To help would-be therapists understand the diverse backgrounds and needs of their future clients, this professor has students take a closer look inward.
Table of Contents
- Challenge: A Need for a Wider Perspective
- Innovation: Gaining a deeper understanding of self
- Lesson: The Social Location Statement
- Have students sit in the client’s seat.
In today’s diverse society, students pursuing a license in marriage and family therapy must gain an understanding of the importance of individual differences. Individual identities (the way people self-identify) are determined by social location (the groups to which people belong in terms of ethnicity, socioeconomic class, culture, country of origin, race, religion, ability, age, education, and so on). These factors will naturally differ between therapists and their clients, as well as from client to client.
For this reason, licensed marital and family therapist (LMFT) Naveen Jonathan, PhD, teaches a master’s level course at Chapman University called Diversity Issues in Therapy, which helps build an awareness of others’ individual identities—first, by helping students take a look at their own social location.
“In family therapy, the client’s personal experiences affect the way he or she sees the world,” says Jonathan. Social location is a lens through which the therapist can understand the client’s world and, further, the response a client may be having to input that the therapist offers.
Challenge: A Need for a Wider Perspective
Jonathan’s students are likely to interact with a number of clients from an entirely different social location. And before beginning to understand the social location of others, says Jonathan, it is essential for students to look inward.
When the service provider understands her own context, it is much easier to develop a strategy to help clients from different social locations. This is possible only when the provider can see how those clients differ from herself, without resorting to stereotypes.
Innovation: Gaining a deeper understanding of self
To open the door to self- and other-awareness, Jonathan requires that each student generate a Social Location Statement—a paper in which the student reflects on his or her own identity. This exercise gives Jonathan’s students a chance to define the characteristics of individual identity for themselves, so that they can then begin to understand the way others “locate” themselves in society.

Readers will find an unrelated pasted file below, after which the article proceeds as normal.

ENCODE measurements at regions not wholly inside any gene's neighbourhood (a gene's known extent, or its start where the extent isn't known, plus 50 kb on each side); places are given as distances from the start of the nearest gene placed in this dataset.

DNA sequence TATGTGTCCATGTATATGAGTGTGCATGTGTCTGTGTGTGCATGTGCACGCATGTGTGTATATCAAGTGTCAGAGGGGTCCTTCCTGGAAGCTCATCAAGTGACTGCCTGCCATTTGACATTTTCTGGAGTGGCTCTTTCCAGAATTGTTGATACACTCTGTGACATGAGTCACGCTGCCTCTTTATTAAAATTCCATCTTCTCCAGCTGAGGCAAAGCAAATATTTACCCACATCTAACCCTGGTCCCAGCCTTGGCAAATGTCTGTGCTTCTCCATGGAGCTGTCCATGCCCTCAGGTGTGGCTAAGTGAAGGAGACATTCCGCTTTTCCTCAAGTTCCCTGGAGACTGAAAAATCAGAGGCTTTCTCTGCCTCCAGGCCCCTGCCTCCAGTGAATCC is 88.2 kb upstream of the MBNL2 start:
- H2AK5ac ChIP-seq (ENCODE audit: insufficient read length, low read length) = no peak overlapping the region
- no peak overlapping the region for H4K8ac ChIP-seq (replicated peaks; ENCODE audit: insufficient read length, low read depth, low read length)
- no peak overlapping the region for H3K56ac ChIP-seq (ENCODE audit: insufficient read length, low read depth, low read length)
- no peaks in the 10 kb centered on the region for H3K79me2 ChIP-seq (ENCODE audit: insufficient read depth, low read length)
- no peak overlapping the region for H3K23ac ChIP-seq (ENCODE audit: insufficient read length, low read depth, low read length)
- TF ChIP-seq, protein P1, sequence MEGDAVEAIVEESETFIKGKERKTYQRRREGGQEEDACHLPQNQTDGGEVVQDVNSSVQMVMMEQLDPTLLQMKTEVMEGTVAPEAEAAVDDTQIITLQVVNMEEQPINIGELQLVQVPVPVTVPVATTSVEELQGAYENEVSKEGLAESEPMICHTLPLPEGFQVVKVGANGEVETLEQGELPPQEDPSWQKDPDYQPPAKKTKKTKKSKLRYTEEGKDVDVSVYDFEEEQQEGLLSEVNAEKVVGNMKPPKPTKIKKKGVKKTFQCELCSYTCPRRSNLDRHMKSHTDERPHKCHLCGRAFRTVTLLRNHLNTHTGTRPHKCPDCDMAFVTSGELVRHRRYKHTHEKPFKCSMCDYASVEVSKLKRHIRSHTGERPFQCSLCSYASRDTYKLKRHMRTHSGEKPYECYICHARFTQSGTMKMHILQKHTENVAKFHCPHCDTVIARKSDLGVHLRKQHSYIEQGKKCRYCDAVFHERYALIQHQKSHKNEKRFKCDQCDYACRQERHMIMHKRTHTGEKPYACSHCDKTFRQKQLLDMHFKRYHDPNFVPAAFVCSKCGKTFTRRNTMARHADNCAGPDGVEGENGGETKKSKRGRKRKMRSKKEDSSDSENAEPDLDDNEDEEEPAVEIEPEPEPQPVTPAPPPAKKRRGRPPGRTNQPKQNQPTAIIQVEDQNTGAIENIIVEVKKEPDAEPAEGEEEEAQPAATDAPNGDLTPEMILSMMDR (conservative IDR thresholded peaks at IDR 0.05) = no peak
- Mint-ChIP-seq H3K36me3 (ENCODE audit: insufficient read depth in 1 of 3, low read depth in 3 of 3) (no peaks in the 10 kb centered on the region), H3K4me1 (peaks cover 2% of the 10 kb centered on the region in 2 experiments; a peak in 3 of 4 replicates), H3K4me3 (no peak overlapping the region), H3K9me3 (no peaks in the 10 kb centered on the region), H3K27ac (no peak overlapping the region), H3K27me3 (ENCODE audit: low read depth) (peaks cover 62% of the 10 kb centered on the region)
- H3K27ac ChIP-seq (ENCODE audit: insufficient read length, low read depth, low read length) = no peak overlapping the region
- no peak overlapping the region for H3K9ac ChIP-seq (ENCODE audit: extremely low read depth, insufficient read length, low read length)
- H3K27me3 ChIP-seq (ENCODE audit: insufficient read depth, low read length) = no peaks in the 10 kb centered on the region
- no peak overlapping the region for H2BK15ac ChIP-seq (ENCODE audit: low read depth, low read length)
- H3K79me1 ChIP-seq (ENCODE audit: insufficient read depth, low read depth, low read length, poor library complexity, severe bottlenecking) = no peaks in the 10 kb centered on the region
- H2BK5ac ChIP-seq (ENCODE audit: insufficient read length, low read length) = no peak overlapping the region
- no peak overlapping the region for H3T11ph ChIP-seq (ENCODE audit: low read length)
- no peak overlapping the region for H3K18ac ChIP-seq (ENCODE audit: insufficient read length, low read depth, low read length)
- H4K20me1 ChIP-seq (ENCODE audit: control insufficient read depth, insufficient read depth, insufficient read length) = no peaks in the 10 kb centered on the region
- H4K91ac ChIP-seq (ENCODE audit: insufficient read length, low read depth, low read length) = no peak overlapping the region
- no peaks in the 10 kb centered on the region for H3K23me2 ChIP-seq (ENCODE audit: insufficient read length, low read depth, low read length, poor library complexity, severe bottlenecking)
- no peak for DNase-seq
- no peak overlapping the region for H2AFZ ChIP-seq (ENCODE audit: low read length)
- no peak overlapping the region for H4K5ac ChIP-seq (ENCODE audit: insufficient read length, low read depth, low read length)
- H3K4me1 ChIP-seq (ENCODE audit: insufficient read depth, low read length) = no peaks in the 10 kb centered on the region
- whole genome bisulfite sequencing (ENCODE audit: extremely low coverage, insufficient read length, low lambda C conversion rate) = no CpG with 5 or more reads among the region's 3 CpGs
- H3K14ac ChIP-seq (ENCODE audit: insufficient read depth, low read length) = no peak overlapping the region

Lesson: The Social Location Statement
Within the course, Jonathan’s students write a 4–5 page paper formulating their own social location. “In [the discipline of marriage and family therapy], social location provides a context for people to express themselves and how they see themselves fitting in society,” Jonathan explains. “[This includes] their experiences, their influences, and the identities that they hold, all of which make up who they are as individuals.” Location characteristics might also include the types of educational or financial opportunities the individual has had access to.
Here, Jonathan shares the different components covered in the students’ examination of social location, along with tips for making the most of this exercise
1. Explain the Importance of Self-Awareness.
“I want students to know themselves and what they bring to the table—but also to understand that biases they acquire through their own social location may be helpful in therapy, or [they] may hinder therapy,” Jonathan says. “We all need support from one another. The client’s experience affects the way he or she defines support and the kind of support the client expects.”
2. Have Students Consider Their Own Social Location.